Winter’s fury is no match for Kinglets

As days get shorter, and nights grow longer, the cast of characters on my bird feeders changes. A mixed flock of pine siskins, purple finches, juncos and a few red-breasted nuthatches has joined the usual crowd of chickadees, titmice, nuthatches, cardinals, song sparrows, and goldfinches.

But it is a tiny winter bird that captures my attention as fall morphs into winter. Its call comes from high in one of the few conifers in the yard. The high pitched voice is distinctive. It’s the call of a golden-crowned kinglet — “zee, zee, zee.”

Heard before seen. Like many birds, kinglets are often heard before they’re seen. When I looked up, I spotted two tiny greenish birds hovering as they gleaned insects from the tree’s evergreen needles.
Kinglets weigh about six grams — a bit less than a quarter-ounce and about half the weight of a chickadee. I usually need binoculars to see them well enough to identify them.

Golden-crowned and ruby-crowned kinglets are two of the tiniest songbirds in North America. Some pass through as they work their way south; some winter as far north as Maine. Kinglets are small, olive-colored birds. Both species are about four inches long, they have wing bars, and their bellies are lighter than their bodies.

Distinctive markings. Look to their heads for differences between these two insectivorous songbirds. Black stripes border the fiery orange top of a male golden-crown’s head. The female’s crown is yellow. Both sexes also wear a broad white eyebrow stripe, so the head has a distinctly striped appearance.

Ruby-crowns are duller. Females lack the red hat that characterizes males, though the male’s red feathers are seldom visible. Only when males get excited or agitated, perhaps by the presence of a hawk, do they erect these feathers and display the colorful ruby crown. The keys to recognizing ruby-crowns are the white eye-ring and the absence of stripes on the head.

Two layers of eggs. Kinglets nest in the coniferous forests of the Rocky Mountains and across the northern U.S. and Canada, though golden-crowns also nest south along the spine of the Appalachians. Remarkably, these tiny birds lay clutches of seven to nine eggs. They accommodate such large clutches by arranging the eggs in two layers. Furthermore, the nest is usually so deep that the incubating parent is concealed beneath the rim of the nest. Incubation lasts 12 to 15 days, and two broods are typical.

Because kinglets are so small and only visit backyards occasionally, they’re unfamiliar to many people. But if you know what to look for, they’re easy to spot. Be alert for active tiny birds often associating in loose flocks with chickadees, titmice, brown creepers, and fall warblers.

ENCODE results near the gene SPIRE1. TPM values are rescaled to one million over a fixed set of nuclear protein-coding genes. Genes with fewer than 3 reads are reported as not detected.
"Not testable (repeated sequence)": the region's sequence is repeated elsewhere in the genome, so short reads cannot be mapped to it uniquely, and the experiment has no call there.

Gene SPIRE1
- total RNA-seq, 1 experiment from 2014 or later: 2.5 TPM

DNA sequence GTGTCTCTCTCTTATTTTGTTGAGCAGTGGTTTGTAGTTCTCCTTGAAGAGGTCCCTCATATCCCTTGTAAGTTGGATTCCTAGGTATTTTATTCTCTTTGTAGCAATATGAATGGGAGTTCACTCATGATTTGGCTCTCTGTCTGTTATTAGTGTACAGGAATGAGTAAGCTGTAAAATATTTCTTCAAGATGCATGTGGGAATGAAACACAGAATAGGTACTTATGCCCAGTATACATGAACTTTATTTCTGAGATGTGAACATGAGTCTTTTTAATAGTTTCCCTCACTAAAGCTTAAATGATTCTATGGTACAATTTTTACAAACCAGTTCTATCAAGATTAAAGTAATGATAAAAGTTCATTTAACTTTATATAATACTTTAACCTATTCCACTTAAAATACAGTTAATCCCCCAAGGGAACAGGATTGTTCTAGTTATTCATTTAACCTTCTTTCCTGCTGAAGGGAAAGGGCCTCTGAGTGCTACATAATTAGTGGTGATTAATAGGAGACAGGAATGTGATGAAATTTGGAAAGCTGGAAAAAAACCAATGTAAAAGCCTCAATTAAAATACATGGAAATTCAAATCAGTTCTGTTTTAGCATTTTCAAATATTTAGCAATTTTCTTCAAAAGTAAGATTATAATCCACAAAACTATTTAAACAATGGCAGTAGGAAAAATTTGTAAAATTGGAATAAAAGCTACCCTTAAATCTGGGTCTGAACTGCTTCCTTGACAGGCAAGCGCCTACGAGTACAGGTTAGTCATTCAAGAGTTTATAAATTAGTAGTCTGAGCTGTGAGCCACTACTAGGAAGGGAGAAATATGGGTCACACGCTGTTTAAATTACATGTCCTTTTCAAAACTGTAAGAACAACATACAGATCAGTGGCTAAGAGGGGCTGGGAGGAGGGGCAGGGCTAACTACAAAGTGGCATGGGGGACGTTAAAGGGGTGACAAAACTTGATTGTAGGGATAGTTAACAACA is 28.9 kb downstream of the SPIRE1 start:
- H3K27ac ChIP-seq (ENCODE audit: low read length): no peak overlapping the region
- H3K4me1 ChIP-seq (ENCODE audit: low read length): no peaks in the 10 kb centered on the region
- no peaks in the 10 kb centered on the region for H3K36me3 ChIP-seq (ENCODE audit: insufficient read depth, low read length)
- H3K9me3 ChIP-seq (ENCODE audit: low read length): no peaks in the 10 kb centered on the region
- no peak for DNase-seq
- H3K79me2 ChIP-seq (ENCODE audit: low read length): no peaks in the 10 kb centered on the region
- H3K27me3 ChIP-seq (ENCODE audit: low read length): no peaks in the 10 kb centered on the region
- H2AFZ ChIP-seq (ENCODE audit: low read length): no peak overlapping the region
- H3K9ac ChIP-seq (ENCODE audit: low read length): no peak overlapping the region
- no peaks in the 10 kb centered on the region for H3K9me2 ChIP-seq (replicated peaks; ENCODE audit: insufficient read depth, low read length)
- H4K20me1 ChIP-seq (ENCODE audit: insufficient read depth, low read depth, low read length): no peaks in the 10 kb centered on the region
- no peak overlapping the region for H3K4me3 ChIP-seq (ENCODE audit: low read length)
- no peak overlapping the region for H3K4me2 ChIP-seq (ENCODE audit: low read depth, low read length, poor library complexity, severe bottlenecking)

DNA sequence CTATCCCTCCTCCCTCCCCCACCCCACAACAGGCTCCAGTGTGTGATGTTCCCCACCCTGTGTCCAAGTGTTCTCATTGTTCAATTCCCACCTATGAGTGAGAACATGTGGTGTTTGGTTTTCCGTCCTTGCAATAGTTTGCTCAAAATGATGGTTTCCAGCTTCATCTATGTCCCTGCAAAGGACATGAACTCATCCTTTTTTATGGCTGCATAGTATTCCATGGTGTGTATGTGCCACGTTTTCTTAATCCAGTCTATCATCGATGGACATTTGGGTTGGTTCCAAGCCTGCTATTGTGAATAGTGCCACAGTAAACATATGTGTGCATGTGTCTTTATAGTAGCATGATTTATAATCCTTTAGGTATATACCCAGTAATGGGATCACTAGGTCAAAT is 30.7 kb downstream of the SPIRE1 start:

Kinglets forage at the tips of branches and sometimes hover while gleaning small invertebrates and egg cases from hard-to-reach leaves and twigs. Sometimes they venture to the ground and forage amid the leaf litter. Wherever they are, though, kinglets seem to move constantly and flick their wings as they move from limb to limb. Seldom does a kinglet perch quietly to allow a birder a leisurely look. These very behaviors, coupled with the distinctive head markings, make identifying kinglets manageable.

But exactly what are kinglets eating high in the tree tops in mid winter? Biologist Bernd Heinrich answered that question in his classic Winter World (2003, HarperCollins). Working in the frigid north woods of Maine, Heinrich was equally befuddled. How could such tiny birds overwinter in places where night time temperatures often plunged below zero?

Eating invertebraes. So Heinrich collected (killed) some kinglets at dusk when he knew their bellies would be full. His first discovery was that the kinglet’s body temperature immediately after death was 111 degrees. And its belly was filled with 39 inchworm caterpillars – in the middle of winter! Until then, no one knew or even suspected that some moths overwinter in the tree tops as caterpillars.

Because kinglets eat invertebrates almost exclusively, they ignore the seeds we offer in feeders. They may, however, eat suet or peanut butter/suet mixes. Chilly fall mornings and hard frosts send insects to their winter refuges, so watch for kinglets at suet feeders.

About the Author

Scott Shalaway, who holds a Ph.D. in wildlife ecology from Michigan State University, writes from his home in rural West Virginia. A former faculty member at Oklahoma State University and the University of Oklahoma Biological Station, he has been writing a weekly nature column for newspapers and freelancing for magazines since 1986. Send questions and comments to scottshalaway@gmail.com. You can also visit his Web site, http://scottshalaway.googlepages.com. More Stories by Scott Shalaway

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